Date of Award

Winter 12-15-2022

Document Type


Degree Name

Doctor of Medical Science (DMSc)


Department of Physician Assistant Medicine

First Advisor

Curt Stilp, EdD, PA-C

Second Advisor

Julianna Castaneda, CRNA

Third Advisor

Justin M. Gambini, DMSc, MSAPS, PA-C, DFAAPA



Total knee arthroplasty (TKA) is one of the most commonly performed procedures in the developed world, with several hundred thousand performed yearly in the United States alone.1 Majority of the patients will experience severe post-operation pain following TKA, limiting early mobilization and slowing the rehabilitation process. 2 Femoral nerve blocks (FNB) are often used for TKA analgesia, but cause a decrease in quadricep strength, increasing the risk of postoperative falls as well as limiting early post-operative mobilization.2 Other nerve blocks, such as femoral triangle block and adductor canal block are thought to preserve quadricep strength aiding in quicker recovery times and decrease the number of post-operative complications such as inpatient falls.2 The aim of this review is to assess the effects of FNB on quadricep strength, and subsequent effect on early mobilizations and risk of falls, compared to Adductor Canal Block (ACB) and Femoral Triangle Block (FTB) in patients undergoing TKA. Methods The search engine PubMed was used to find and collect data related to nerve blocks during TKA. The general search feature on PubMed were initially used to search “Total Knee Arthroplasty and Nerve Blocks”. Using the advanced search tool, further exploration was conducted using the key terms “Total Knee Arthroplasty”, “Femoral Nerve Block”, and “Adductor Canal Nerve Block”. A final follow-up search adding the key term “Reducing Falls” was completed.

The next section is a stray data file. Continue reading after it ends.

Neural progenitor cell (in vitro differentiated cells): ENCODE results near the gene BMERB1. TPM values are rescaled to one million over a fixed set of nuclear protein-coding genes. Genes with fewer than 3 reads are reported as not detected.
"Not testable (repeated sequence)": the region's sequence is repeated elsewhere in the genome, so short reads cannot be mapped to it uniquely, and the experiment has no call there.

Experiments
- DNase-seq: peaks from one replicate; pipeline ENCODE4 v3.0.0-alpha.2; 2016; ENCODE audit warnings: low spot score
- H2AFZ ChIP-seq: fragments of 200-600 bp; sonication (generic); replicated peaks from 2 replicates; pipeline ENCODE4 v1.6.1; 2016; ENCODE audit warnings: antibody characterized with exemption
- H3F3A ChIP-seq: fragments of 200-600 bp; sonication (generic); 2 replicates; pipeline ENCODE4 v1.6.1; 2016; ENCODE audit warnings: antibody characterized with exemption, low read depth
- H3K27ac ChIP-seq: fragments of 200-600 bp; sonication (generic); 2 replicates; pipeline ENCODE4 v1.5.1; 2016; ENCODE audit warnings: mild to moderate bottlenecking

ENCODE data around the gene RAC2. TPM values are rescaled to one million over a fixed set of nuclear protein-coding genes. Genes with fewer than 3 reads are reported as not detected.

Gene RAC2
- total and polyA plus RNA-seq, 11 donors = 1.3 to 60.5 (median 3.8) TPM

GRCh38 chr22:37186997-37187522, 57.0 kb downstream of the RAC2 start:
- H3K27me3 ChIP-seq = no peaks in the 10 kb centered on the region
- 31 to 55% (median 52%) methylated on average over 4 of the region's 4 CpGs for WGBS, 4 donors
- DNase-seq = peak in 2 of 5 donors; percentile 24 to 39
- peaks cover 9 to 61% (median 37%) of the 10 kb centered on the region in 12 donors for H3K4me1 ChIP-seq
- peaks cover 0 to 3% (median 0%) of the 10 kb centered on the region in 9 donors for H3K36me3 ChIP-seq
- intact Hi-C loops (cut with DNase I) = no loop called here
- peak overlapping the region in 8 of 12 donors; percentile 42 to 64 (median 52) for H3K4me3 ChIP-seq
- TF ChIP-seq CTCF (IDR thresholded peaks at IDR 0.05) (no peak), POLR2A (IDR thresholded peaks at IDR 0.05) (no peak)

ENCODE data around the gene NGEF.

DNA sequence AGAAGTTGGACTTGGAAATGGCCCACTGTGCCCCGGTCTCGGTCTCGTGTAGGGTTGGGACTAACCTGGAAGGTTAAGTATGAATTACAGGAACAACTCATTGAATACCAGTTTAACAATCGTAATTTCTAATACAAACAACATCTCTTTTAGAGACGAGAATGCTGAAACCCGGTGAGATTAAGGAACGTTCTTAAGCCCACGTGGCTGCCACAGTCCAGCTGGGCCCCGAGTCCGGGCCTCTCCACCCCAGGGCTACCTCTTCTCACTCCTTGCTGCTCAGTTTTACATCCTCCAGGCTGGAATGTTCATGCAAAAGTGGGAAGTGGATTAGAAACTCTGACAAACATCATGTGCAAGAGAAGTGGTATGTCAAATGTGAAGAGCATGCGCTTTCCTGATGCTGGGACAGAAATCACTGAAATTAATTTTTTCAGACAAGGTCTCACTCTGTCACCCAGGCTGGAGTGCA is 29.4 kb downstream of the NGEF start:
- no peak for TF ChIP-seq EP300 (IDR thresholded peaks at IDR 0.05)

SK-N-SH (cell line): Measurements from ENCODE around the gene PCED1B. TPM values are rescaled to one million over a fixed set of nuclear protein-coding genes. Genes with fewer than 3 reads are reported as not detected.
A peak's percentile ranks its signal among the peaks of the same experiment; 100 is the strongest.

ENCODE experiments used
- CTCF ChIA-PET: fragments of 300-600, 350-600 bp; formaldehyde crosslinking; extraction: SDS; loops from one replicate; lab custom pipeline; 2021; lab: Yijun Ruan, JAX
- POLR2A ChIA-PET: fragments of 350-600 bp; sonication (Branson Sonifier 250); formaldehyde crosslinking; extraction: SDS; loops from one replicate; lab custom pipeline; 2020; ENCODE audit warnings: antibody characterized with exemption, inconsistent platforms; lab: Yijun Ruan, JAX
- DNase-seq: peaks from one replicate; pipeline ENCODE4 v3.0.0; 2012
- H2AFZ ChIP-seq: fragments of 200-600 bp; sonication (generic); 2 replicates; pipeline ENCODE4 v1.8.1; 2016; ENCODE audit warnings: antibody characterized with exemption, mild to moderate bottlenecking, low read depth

Pain management and leg strength are two key factors to maximize rehabilitation and recovery from TKA. It is clear that both ACB and FNB provide benefits but what is not clear is which nerve block provides the best route for recovery and minimizes post-operative complications, although it will be institutional dependent. Further large-scale studies are needed to accurately assess the best role for nerve blocks in TKA.